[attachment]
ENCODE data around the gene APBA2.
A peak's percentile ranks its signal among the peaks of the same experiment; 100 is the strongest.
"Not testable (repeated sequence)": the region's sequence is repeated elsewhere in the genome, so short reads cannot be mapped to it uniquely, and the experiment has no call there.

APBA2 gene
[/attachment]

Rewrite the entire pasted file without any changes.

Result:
ENCODE data around the gene APBA2.
A peak's percentile ranks its signal among the peaks of the same experiment; 100 is the strongest.
"Not testable (repeated sequence)": the region's sequence is repeated elsewhere in the genome, so short reads cannot be mapped to it uniquely, and the experiment has no call there.

APBA2 gene